11 October 2018
G7 Opportunities for Collaboration: Annex to Joint Declaration by G7 ICT Ministers
G7 ICT Ministers
  • Developed as Annex to the Joint Declaration by G7 ICT Ministers adopted in Takamatsu, Japan on 30 April 2016
  • Aimed at sharing information on opportunities for collaboration where greater international cooperation could be an asset, including: 
    1. Promoting access to ICT
    2. Promoting and protecting the free flow of information
    3. Fostering Innovation, and
    4. Using ICT to address global challenges and opportunities
  • Cybersecurity related project initiatives welcomed by the G7 members include:
    • Collaboration on the Network Incident Analysis Center for Tactical Emergency Response (NICTER), as a method to observe and analyze threats in the cyberspace to comprehend global trends of malicious activities and to share analysis results in a real-time manner
    • Collaboration on the CyberGreen Project, which is a global collaborative initiative which aims to develop and utilize risk-based common metrics for assessing cyber risks to eliminate bots and vulnerable network servers and make the cyberspace clean and resilient to cyberattack
    • Collaboration among Information Sharing and Analysis Centers (ISACs) and related bodies for the purpose of sharing best practices on Critical Information Infrastructure Protection
    • Collaboration to support initiatives to enhance open source security, such as the Linux Foundation's Core Infrastructure Initiative (CII)
    • International collaboration in the domain of spam and malware intelligence, including greater information sharing between international partners and their respective spam reporting centers
30 April 2016
Communications
G7 Ise-Shima Leaders Declaration
G7 Leaders
  • Adopted by the G7 Leaders at the G7 Ise-Shima Summit on 26-27 May 2017
  • In the section on Cyber, the G7 Leaders:
    • Support an accessible, open, interoperable, reliable and secure cyberspace as one essential foundation for economic growth and prosperity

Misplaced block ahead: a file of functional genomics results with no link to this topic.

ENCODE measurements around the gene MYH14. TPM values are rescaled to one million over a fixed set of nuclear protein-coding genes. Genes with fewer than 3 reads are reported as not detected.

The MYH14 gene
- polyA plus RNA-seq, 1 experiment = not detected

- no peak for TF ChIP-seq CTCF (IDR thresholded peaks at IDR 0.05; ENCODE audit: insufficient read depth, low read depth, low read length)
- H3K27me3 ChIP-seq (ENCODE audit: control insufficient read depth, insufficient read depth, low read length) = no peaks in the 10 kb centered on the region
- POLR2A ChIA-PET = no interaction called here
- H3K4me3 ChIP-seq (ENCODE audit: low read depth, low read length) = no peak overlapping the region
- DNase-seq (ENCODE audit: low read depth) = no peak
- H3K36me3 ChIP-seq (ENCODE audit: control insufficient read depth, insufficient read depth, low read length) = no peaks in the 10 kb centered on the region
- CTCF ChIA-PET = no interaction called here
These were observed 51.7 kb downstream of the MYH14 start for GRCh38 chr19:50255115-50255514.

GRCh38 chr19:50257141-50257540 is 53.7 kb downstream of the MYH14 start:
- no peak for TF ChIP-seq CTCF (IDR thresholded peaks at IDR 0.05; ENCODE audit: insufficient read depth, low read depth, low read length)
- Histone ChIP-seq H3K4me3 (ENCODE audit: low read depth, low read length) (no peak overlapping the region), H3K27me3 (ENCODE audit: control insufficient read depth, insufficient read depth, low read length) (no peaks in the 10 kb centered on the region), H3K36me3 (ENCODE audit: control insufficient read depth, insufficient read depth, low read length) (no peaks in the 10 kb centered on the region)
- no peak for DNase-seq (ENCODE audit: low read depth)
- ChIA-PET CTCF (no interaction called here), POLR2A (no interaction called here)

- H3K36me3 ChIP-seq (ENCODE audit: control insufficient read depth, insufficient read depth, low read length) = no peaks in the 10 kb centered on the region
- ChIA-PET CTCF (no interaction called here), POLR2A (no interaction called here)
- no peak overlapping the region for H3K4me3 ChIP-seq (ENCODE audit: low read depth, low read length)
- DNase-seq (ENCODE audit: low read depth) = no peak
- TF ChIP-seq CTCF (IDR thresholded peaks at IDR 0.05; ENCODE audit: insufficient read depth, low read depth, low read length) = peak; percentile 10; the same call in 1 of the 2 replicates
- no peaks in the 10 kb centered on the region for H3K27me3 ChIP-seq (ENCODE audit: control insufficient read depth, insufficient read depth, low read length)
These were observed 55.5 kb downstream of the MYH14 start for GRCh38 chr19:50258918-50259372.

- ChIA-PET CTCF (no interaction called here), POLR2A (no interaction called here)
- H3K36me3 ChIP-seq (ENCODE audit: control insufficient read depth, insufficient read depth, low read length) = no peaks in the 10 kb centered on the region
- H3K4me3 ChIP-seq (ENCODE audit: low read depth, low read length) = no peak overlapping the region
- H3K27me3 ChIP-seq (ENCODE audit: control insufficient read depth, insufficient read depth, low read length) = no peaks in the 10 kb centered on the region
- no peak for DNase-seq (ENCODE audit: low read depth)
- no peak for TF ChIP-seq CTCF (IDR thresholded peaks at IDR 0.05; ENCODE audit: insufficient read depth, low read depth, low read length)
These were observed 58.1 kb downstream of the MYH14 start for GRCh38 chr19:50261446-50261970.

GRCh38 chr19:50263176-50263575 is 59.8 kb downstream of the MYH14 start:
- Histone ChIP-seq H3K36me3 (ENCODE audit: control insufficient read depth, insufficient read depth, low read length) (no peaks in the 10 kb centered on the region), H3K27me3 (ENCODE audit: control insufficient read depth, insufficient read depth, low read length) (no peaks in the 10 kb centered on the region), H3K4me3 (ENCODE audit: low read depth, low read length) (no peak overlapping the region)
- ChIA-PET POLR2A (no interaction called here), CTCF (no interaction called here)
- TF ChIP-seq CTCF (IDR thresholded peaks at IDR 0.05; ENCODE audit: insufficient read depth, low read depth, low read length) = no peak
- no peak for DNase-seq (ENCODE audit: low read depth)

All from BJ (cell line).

• Pledge to take decisive and robust measures in close cooperation against malicious use of cyberspace, both by states and non-state actors, including terrorists
    • Reaffirm that international law is applicable in cyberspace
    • Commit to promote a strategic framework of international cyber stability consisting of the applicability of existing international law to state behavior in cyberspace, the promotion of voluntary norms of responsible state behavior during peacetime, and the development and the implementation of practical cyber CBMs between states
    • Welcome the report of the UN GGE in 2015 and call upon all states to be guided by the assessments and recommendations of the report
    • Reaffirm that no country should conduct or knowingly support ICT-enabled theft of intellectual property
    • Commit to the protection and promotion of human rights online, and to multistakeholder approach to Internet governance
    • Endorse the G7 Principles and Actions on Cyber, as set out in the Annex to promote and protect an open, interoperable, reliable and secure cyberspace; and decide to establish the Ise-Shima Cyber Group (ISCG)
26-27 May 2017
G7 Declaration on Responsible States Behaviour in Cyberspace (G7 Lucca Declaration)
G7 Foreign Ministers
  • Adopted at the G7 Foreign Ministers Meeting in Lucca, Italy on 11 April 2017
  • In the Declaration, the G7 Foreign Ministers:
    • Remain committed to promoting a strategic framework for conflict prevention, cooperation and stability in cyberspace, the promotion of voluntary, non-binding norms of responsible State behavior during peacetime, and the development and the implementation of practical cyber CBMs between States
    • Express concern about the risk of escalation and retaliation in cyberspace, stress that the risk of interstate conflict as a result of ICT incidents has emerged as a pressing issue for consideration, and express increasing concern about cyber-enabled interference in democratic political processes
    • Encourage all States to engage in law-abiding, norm-respecting and confidence-building behaviour in their use of ICT, and mention cooperative approaches as contributing to the fight against the use of cyberspace by non-State actors for terrorist and other criminal purposes
    • Continue to call upon all States to be guided in their use of ICTs by the cumulative reports of the UN-GGE
    • Provide the list of 11 voluntary, non-binding norms of State behavior during peacetime articulated in the 2015 GGE report and the 2015 G20 Leaders’ Communiqué
11 April 2017
Joint Declaration by G7 ICT Ministers (Action Plan on implementing the Charter)
G7 ICT Ministers
  • Adopted at the G7 ICT Ministers’ Meeting in Takamatsu, Kagawa, Japan on 29-30 April 2016
  • Reflects the commitment of the G7 ICT Ministers to take the following actions based on the Charter for the Digitally Connected World to maximize its potential:
    • Promoting access to ICT
    • Promoting and protecting the free flow of information, including: